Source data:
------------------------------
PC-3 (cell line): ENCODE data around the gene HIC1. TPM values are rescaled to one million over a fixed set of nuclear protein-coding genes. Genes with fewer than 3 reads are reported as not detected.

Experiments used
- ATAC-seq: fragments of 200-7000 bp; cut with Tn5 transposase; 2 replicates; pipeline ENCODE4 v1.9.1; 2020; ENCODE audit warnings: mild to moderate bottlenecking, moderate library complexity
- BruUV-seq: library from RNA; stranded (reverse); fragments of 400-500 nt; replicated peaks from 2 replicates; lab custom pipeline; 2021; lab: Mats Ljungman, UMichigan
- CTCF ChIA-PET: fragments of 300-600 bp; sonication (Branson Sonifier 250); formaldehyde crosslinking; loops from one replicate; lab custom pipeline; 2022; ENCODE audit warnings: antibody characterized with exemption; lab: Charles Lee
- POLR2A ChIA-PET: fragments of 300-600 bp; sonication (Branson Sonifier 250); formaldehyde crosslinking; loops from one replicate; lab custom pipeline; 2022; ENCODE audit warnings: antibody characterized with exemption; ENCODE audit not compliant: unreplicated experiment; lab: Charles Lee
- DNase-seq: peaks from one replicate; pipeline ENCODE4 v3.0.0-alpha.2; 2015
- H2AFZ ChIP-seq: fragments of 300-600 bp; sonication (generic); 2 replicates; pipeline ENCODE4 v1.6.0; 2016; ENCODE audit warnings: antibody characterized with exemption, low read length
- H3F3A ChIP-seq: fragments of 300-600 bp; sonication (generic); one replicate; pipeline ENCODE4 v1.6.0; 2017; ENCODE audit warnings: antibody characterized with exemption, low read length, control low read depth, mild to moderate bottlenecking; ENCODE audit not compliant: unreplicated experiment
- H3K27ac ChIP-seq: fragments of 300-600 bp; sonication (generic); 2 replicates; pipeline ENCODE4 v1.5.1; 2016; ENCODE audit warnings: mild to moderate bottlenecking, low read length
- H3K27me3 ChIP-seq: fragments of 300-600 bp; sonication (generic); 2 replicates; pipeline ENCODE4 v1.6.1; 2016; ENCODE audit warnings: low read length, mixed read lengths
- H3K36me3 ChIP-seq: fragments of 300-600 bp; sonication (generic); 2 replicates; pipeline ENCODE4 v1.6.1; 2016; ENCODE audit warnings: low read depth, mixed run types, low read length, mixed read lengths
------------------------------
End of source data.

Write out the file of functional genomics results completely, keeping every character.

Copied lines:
PC-3 (cell line): ENCODE data around the gene HIC1. TPM values are rescaled to one million over a fixed set of nuclear protein-coding genes. Genes with fewer than 3 reads are reported as not detected.

Experiments used
- ATAC-seq: fragments of 200-7000 bp; cut with Tn5 transposase; 2 replicates; pipeline ENCODE4 v1.9.1; 2020; ENCODE audit warnings: mild to moderate bottlenecking, moderate library complexity
- BruUV-seq: library from RNA; stranded (reverse); fragments of 400-500 nt; replicated peaks from 2 replicates; lab custom pipeline; 2021; lab: Mats Ljungman, UMichigan
- CTCF ChIA-PET: fragments of 300-600 bp; sonication (Branson Sonifier 250); formaldehyde crosslinking; loops from one replicate; lab custom pipeline; 2022; ENCODE audit warnings: antibody characterized with exemption; lab: Charles Lee
- POLR2A ChIA-PET: fragments of 300-600 bp; sonication (Branson Sonifier 250); formaldehyde crosslinking; loops from one replicate; lab custom pipeline; 2022; ENCODE audit warnings: antibody characterized with exemption; ENCODE audit not compliant: unreplicated experiment; lab: Charles Lee
- DNase-seq: peaks from one replicate; pipeline ENCODE4 v3.0.0-alpha.2; 2015
- H2AFZ ChIP-seq: fragments of 300-600 bp; sonication (generic); 2 replicates; pipeline ENCODE4 v1.6.0; 2016; ENCODE audit warnings: antibody characterized with exemption, low read length
- H3F3A ChIP-seq: fragments of 300-600 bp; sonication (generic); one replicate; pipeline ENCODE4 v1.6.0; 2017; ENCODE audit warnings: antibody characterized with exemption, low read length, control low read depth, mild to moderate bottlenecking; ENCODE audit not compliant: unreplicated experiment
- H3K27ac ChIP-seq: fragments of 300-600 bp; sonication (generic); 2 replicates; pipeline ENCODE4 v1.5.1; 2016; ENCODE audit warnings: mild to moderate bottlenecking, low read length
- H3K27me3 ChIP-seq: fragments of 300-600 bp; sonication (generic); 2 replicates; pipeline ENCODE4 v1.6.1; 2016; ENCODE audit warnings: low read length, mixed read lengths
- H3K36me3 ChIP-seq: fragments of 300-600 bp; sonication (generic); 2 replicates; pipeline ENCODE4 v1.6.1; 2016; ENCODE audit warnings: low read depth, mixed run types, low read length, mixed read lengths